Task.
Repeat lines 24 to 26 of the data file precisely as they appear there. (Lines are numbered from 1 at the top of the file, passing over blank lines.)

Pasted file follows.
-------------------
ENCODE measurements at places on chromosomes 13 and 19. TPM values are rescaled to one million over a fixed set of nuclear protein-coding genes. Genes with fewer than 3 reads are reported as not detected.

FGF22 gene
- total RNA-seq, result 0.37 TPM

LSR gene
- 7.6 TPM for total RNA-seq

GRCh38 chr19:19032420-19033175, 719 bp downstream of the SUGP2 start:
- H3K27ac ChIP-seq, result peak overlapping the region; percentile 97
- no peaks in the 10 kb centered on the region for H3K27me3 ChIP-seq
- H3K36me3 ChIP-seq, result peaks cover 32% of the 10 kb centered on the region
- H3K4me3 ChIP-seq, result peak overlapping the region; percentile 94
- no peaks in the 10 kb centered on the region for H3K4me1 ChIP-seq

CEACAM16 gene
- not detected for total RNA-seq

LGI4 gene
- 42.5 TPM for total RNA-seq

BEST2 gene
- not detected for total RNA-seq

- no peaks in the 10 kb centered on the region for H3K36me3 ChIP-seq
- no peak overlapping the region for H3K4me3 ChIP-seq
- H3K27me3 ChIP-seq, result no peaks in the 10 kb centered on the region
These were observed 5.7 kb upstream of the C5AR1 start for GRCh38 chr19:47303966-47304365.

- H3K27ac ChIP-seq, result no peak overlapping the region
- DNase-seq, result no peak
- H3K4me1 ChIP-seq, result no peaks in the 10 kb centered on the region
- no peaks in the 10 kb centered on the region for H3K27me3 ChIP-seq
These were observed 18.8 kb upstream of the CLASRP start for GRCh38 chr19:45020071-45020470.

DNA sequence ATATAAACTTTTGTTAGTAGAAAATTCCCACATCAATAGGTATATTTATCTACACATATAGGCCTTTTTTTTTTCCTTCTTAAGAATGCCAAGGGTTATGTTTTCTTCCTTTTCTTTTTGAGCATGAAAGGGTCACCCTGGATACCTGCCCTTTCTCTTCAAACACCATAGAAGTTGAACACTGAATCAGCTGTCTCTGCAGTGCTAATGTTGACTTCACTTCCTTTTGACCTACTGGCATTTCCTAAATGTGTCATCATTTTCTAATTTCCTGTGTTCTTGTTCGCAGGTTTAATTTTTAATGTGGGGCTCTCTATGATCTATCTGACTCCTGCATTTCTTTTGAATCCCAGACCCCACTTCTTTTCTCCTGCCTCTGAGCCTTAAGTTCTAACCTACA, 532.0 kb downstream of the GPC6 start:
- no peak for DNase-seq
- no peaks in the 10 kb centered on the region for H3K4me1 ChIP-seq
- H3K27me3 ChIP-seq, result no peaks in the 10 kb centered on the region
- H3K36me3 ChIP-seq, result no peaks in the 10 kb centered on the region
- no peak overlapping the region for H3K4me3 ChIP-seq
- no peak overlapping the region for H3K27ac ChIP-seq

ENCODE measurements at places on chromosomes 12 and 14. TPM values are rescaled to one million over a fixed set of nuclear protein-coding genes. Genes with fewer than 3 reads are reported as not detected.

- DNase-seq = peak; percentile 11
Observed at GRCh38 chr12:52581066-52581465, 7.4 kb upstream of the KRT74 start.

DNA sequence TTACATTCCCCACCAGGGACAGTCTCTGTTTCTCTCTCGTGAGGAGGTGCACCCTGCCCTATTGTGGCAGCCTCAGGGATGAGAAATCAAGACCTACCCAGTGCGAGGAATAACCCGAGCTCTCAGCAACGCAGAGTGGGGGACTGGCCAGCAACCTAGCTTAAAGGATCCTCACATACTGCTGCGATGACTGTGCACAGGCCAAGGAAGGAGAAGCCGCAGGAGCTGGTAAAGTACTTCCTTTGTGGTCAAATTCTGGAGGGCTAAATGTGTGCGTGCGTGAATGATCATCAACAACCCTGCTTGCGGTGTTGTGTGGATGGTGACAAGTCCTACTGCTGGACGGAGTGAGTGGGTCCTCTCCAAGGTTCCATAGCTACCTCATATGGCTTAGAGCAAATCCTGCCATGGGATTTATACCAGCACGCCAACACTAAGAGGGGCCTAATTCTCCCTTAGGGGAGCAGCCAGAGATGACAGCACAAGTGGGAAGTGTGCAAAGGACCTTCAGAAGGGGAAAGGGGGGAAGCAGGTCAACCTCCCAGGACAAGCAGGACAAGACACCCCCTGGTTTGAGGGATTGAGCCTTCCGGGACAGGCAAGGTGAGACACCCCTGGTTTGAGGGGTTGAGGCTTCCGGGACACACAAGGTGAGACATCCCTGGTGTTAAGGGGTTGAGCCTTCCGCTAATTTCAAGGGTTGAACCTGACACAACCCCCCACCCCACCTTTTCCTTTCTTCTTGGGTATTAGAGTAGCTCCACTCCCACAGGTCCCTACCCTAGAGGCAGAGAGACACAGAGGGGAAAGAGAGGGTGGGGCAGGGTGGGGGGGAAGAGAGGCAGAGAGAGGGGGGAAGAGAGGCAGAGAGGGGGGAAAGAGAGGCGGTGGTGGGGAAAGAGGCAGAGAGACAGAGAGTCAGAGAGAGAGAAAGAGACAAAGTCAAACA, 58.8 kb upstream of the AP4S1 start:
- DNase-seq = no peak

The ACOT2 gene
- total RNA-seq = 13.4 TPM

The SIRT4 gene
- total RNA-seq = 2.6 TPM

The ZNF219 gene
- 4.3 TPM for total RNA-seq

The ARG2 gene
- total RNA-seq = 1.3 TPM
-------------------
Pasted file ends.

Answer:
- H3K4me1 ChIP-seq, result no peaks in the 10 kb centered on the region
- no peaks in the 10 kb centered on the region for H3K27me3 ChIP-seq
These were observed 18.8 kb upstream of the CLASRP start for GRCh38 chr19:45020071-45020470.